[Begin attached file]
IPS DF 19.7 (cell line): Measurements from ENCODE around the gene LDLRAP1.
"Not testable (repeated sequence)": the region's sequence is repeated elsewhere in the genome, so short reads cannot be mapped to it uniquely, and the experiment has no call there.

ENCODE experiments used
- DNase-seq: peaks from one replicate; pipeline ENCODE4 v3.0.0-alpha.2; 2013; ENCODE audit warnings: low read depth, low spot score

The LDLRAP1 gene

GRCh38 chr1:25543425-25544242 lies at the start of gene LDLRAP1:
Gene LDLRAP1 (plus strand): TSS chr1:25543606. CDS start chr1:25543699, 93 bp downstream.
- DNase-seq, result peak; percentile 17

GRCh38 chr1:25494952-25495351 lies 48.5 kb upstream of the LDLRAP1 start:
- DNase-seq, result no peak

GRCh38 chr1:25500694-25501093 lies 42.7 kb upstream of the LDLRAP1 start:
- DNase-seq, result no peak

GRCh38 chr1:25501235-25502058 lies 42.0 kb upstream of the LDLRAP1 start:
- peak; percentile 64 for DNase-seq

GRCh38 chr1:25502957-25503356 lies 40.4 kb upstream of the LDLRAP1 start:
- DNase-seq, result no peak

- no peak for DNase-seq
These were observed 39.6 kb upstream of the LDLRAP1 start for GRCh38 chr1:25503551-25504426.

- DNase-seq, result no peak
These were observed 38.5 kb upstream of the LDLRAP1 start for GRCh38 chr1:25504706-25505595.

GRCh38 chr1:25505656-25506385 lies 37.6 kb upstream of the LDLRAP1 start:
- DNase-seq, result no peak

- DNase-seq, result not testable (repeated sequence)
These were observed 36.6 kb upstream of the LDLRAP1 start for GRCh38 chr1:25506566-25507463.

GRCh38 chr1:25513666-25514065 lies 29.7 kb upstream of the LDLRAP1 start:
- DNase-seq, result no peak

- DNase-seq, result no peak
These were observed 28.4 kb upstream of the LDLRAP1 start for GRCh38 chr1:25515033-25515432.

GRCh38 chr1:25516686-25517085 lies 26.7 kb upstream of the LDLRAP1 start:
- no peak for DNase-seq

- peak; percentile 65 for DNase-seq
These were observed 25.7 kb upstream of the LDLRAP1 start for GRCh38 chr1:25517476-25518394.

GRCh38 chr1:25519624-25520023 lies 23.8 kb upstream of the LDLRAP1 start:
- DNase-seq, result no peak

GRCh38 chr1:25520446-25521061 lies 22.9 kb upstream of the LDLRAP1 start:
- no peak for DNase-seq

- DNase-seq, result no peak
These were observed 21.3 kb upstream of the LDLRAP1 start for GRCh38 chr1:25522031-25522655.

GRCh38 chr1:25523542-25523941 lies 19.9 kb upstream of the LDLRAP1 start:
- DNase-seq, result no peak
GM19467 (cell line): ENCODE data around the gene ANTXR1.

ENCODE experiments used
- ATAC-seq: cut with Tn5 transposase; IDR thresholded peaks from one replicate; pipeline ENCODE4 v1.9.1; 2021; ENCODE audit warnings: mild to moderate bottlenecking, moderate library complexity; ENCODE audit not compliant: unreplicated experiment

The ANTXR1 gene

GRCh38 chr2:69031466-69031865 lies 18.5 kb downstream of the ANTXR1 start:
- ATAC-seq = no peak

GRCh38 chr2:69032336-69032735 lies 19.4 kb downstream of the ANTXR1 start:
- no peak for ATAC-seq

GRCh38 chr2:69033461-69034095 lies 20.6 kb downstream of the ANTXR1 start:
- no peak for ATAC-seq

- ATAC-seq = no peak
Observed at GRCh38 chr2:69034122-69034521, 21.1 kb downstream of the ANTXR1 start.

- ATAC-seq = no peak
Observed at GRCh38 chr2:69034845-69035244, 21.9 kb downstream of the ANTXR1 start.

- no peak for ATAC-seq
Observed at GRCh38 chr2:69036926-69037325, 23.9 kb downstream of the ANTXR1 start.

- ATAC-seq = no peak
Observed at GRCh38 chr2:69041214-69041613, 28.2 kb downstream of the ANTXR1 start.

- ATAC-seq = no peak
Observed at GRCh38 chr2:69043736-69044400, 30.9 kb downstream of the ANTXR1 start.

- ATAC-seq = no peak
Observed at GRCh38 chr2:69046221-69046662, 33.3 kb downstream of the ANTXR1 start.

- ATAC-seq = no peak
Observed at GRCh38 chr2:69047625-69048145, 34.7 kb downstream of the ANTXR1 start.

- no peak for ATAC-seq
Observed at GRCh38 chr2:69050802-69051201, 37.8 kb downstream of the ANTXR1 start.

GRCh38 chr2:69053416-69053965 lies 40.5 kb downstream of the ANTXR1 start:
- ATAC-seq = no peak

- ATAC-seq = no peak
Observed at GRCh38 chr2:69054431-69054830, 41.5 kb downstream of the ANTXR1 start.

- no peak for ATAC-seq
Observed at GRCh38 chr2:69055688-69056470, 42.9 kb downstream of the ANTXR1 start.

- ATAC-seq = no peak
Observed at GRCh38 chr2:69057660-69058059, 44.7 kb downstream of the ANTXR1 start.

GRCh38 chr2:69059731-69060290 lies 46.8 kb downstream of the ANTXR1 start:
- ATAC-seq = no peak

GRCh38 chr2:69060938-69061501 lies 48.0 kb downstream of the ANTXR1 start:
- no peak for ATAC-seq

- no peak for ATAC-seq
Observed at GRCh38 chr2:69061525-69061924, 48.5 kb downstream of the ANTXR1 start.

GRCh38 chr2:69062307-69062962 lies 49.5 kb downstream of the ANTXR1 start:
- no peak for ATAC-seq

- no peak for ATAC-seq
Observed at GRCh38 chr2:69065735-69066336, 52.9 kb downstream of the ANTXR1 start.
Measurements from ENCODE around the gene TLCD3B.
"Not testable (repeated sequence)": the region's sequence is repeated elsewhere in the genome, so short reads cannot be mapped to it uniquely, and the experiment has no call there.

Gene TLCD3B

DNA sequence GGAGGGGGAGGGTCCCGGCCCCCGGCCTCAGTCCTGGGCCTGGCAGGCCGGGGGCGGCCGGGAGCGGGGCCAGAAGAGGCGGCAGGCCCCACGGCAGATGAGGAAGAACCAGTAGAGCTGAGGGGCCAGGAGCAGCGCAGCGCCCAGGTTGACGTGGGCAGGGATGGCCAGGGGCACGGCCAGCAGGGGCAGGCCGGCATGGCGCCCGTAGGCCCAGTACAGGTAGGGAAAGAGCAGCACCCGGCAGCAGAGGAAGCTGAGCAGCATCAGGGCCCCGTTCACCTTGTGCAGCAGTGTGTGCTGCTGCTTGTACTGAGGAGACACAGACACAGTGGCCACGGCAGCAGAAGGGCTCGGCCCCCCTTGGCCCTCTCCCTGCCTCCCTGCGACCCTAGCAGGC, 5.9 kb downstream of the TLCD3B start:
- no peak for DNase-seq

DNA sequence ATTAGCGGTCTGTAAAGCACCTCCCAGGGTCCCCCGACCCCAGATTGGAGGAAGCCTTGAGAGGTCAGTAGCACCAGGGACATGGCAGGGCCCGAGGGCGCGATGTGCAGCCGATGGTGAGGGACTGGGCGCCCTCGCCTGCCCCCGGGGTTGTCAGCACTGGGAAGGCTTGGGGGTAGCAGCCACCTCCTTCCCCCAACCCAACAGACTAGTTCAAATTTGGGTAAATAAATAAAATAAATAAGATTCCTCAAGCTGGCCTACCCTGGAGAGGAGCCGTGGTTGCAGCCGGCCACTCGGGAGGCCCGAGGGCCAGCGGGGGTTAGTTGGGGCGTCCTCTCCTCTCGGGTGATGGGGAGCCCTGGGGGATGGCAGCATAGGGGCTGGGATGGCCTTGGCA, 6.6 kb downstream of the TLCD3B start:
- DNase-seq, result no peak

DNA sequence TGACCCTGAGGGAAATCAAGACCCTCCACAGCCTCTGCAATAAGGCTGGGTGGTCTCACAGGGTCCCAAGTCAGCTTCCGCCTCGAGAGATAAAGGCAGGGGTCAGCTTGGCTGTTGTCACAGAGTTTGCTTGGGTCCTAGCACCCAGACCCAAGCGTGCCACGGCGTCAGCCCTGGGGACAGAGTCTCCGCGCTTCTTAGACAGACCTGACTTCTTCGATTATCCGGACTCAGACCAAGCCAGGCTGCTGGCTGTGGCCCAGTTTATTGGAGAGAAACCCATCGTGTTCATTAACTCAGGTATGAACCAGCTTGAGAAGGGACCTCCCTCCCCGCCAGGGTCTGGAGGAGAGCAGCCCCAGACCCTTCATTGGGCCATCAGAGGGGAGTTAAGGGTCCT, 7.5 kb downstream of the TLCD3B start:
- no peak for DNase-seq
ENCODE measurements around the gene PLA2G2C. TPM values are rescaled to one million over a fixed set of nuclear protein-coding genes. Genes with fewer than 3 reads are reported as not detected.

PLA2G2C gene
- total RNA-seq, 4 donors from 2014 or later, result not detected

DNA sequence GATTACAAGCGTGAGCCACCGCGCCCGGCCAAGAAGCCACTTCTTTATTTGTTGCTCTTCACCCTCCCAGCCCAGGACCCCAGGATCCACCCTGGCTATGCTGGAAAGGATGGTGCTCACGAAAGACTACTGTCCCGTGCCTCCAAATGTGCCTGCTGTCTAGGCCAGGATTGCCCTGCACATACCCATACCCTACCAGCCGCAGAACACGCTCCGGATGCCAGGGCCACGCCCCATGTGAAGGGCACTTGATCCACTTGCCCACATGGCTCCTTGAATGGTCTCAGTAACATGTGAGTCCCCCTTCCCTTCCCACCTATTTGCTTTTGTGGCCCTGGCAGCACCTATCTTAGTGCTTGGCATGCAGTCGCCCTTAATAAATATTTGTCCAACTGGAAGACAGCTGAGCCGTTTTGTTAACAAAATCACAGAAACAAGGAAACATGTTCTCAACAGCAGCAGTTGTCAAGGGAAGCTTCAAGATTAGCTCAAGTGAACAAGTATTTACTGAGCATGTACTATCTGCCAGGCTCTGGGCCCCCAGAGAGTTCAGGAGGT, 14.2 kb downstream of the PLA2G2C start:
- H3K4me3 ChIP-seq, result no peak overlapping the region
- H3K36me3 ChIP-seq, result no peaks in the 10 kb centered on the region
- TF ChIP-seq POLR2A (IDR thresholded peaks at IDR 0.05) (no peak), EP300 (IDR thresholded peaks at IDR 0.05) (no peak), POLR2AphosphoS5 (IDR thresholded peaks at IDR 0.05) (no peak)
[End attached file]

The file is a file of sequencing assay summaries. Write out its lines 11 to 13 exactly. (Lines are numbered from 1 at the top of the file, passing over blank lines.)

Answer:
GRCh38 chr1:25500694-25501093 lies 42.7 kb upstream of the LDLRAP1 start:
- DNase-seq, result no peak

GRCh38 chr1:25501235-25502058 lies 42.0 kb upstream of the LDLRAP1 start: